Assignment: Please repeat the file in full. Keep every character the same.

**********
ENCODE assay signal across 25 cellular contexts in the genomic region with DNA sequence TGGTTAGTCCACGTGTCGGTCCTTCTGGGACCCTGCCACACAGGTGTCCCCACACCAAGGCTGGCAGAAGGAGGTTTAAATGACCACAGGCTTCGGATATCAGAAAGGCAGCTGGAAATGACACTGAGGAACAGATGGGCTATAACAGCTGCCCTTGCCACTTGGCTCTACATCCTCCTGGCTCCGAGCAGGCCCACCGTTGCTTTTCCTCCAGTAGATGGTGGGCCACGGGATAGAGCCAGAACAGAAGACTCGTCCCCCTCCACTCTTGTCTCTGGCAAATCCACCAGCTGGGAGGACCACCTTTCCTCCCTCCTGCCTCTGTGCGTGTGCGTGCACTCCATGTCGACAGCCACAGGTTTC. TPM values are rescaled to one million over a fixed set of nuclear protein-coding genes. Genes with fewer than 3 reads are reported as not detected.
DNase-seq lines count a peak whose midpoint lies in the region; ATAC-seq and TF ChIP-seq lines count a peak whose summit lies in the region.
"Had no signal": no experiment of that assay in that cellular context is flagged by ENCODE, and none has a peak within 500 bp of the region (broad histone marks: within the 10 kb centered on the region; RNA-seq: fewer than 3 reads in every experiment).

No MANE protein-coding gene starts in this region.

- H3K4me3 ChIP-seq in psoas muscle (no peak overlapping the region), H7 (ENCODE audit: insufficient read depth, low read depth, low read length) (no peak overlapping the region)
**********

ENCODE assay signal across 25 cellular contexts in the genomic region with DNA sequence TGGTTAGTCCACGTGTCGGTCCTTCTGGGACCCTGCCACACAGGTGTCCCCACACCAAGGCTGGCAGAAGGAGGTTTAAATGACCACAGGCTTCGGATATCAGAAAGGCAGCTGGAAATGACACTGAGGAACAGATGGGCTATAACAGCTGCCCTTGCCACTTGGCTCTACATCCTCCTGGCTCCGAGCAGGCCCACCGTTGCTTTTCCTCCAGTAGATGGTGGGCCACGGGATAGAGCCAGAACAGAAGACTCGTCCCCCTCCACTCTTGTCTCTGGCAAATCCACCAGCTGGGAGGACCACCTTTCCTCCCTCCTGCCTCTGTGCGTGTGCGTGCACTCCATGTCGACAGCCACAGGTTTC. TPM values are rescaled to one million over a fixed set of nuclear protein-coding genes. Genes with fewer than 3 reads are reported as not detected.
DNase-seq lines count a peak whose midpoint lies in the region; ATAC-seq and TF ChIP-seq lines count a peak whose summit lies in the region.
"Had no signal": no experiment of that assay in that cellular context is flagged by ENCODE, and none has a peak within 500 bp of the region (broad histone marks: within the 10 kb centered on the region; RNA-seq: fewer than 3 reads in every experiment).

No MANE protein-coding gene starts in this region.

- H3K4me3 ChIP-seq in psoas muscle (no peak overlapping the region), H7 (ENCODE audit: insufficient read depth, low read depth, low read length) (no peak overlapping the region)